Women choosing translation because of its flexible work hours isn’t an intrinsically bad thing – with freelancing and entrepreneurship comes the potential for higher earnings, which means it’s easier to shatter the glass ceiling. The problem lies in the deeper inequalities that prevent women from finding the time, energy, and resources to make their businesses succeed. How can one possibly balance parenting, running a household, and the pursuit of an entrepreneurial venture without falling into an even deeper pit of exhaustion?
The result is that the vast majority of women translators end up stuck in a cycle of low-paying (don’t get me started on bottom-feeding translation agencies), sporadic gigs, and unable to move forward in their careers. And those few men that do choose the translation industry? They are the ones who can access better-paid and more secure positions. You’ll find them in privileged positions such as managerial roles, executive-level collaborations, speaking engagements, and other high-status opportunities.
Something doesn’t add up
I’ve always thought: if translation is indeed a women-dominated field, then why do so many high-prestige opportunities – translating best-selling books, interpreting at televised events, etc. – seem to skew heavily toward men, featuring a disproportionately low number of women translators? Either there’s a genetic prerogative (which is obviously impossible), or there’s a significant amount of discrimination against women.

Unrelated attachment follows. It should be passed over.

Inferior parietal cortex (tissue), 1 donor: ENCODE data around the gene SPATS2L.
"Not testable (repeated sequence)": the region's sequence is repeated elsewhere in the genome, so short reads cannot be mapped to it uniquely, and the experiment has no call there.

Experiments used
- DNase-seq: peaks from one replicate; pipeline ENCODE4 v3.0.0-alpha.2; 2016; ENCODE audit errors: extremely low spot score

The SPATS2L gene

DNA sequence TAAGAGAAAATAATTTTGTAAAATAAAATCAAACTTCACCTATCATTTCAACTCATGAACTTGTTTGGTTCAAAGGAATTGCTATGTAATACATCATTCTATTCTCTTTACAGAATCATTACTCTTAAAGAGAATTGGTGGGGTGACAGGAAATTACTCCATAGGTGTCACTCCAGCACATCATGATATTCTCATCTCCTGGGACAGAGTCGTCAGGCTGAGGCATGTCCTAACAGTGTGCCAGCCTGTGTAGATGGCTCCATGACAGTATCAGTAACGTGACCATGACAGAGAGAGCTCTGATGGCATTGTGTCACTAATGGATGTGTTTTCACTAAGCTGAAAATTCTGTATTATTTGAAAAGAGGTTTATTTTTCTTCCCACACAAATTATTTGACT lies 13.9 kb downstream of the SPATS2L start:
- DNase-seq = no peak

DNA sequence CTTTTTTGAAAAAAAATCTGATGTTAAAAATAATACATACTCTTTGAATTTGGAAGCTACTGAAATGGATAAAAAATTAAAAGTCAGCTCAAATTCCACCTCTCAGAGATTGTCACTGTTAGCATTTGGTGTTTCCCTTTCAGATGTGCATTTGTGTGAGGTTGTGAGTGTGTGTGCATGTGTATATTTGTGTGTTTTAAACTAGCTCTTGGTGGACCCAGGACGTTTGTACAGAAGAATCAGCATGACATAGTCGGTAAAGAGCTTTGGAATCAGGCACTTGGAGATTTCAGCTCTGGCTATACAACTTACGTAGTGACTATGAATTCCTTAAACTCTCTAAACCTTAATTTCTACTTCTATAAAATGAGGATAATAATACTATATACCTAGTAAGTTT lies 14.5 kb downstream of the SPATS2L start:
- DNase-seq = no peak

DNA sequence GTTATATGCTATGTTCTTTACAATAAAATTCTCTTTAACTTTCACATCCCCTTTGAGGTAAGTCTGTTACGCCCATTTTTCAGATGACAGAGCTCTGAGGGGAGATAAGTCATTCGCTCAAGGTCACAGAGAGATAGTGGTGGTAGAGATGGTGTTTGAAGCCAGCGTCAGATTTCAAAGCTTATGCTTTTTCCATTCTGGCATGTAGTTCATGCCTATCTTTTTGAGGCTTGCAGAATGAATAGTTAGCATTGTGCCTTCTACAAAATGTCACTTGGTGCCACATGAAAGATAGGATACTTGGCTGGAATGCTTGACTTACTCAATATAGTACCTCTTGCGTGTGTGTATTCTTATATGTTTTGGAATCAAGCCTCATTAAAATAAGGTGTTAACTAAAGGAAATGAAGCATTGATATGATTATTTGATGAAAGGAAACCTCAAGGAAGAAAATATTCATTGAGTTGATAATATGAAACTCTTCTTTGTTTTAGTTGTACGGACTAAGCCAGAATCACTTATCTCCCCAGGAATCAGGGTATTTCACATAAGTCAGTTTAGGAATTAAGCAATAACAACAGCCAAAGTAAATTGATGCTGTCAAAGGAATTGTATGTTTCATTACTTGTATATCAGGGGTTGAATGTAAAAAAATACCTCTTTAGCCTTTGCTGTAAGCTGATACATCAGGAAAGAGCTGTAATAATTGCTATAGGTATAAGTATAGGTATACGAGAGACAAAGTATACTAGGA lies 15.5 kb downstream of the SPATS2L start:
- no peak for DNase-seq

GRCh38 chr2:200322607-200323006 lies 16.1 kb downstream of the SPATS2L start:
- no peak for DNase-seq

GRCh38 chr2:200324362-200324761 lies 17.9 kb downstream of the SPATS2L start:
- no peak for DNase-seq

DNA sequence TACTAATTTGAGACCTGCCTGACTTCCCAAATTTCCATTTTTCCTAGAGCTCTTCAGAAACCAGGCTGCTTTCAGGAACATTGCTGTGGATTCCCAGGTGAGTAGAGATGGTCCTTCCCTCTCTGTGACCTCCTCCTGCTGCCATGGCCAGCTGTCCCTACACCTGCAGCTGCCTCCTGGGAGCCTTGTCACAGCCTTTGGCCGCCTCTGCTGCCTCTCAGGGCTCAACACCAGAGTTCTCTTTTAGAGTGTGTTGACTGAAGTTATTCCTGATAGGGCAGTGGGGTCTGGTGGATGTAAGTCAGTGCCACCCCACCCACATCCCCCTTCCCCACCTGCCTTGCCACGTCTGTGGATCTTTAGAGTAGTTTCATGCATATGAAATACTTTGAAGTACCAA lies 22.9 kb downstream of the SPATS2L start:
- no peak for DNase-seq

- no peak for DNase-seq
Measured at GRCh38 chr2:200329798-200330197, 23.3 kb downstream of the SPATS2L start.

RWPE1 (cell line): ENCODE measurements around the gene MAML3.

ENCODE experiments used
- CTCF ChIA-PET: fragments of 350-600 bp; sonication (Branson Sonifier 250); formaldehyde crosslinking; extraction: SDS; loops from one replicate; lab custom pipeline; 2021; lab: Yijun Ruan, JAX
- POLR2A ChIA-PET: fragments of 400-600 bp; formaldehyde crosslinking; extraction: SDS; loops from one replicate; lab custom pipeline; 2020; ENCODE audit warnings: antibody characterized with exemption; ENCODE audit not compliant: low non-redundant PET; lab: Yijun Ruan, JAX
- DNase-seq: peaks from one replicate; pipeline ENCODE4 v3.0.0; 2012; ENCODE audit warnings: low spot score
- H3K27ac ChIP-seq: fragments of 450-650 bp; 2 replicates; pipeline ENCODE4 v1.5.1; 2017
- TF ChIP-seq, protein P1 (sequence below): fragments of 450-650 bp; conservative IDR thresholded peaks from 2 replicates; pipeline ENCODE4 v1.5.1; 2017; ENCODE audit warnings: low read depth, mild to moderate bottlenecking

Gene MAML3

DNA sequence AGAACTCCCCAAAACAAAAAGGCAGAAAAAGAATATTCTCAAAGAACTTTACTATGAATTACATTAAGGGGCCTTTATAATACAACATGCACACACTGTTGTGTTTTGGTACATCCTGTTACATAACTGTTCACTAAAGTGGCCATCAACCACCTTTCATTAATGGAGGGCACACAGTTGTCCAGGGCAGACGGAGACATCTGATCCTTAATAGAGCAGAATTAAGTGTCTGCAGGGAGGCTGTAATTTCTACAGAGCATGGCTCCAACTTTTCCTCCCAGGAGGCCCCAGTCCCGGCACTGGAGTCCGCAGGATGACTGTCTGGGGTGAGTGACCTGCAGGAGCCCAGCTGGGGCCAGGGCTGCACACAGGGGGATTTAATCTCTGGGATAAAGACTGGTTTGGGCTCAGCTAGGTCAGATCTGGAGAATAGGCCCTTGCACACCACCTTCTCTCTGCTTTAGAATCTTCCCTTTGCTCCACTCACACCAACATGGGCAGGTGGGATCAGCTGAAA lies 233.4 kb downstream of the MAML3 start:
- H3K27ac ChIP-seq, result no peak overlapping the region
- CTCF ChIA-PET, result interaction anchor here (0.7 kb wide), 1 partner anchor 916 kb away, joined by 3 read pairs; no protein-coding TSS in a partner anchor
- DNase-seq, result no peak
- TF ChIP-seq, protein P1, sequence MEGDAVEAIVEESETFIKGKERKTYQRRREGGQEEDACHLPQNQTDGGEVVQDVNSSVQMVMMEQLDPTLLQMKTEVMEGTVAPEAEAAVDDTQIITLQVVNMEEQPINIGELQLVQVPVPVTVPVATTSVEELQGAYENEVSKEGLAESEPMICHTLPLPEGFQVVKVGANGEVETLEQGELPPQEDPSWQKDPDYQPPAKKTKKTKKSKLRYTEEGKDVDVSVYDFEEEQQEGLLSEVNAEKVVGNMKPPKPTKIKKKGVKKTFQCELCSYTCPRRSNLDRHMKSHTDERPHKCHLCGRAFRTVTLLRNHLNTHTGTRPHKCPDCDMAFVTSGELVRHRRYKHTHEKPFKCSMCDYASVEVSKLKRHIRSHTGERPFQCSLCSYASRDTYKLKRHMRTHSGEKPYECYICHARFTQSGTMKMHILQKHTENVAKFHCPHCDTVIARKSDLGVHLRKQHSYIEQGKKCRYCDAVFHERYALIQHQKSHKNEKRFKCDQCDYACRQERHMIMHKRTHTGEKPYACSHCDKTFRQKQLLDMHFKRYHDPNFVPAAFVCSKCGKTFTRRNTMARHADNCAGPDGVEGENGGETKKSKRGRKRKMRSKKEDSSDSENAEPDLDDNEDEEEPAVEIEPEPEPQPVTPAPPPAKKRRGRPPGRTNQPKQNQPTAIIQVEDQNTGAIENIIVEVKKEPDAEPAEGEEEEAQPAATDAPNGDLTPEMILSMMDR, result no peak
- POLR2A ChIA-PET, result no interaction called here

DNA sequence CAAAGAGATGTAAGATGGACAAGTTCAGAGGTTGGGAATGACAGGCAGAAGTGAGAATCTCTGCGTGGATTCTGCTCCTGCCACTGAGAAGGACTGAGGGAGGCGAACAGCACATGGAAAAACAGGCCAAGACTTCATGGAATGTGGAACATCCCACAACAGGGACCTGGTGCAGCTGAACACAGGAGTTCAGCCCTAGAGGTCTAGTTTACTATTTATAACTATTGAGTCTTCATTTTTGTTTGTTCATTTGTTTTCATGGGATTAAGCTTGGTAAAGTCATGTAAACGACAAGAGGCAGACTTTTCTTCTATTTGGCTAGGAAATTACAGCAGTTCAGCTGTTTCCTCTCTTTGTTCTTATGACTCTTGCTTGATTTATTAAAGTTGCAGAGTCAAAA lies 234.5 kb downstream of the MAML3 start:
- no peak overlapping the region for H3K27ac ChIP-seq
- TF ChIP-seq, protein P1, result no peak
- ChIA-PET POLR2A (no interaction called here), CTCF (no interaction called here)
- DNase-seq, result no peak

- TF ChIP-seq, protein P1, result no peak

My theory is that, when it comes to prestige and visibility, the best opportunities are usually reserved for those who already have the most privileges – men, white people, etc. Put differently: Even if there are no (direct) barriers to accessing translation work, the best opportunities are likely to go to those who already enjoy a certain degree of material and social privilege. Once again, I’m talking about structural inequalities.
All-permeating discrimination, gender and otherwise
One would think that the 21st century would be the age of equality. But, sadly, this is far from being true in many parts of the world – and in our industry too.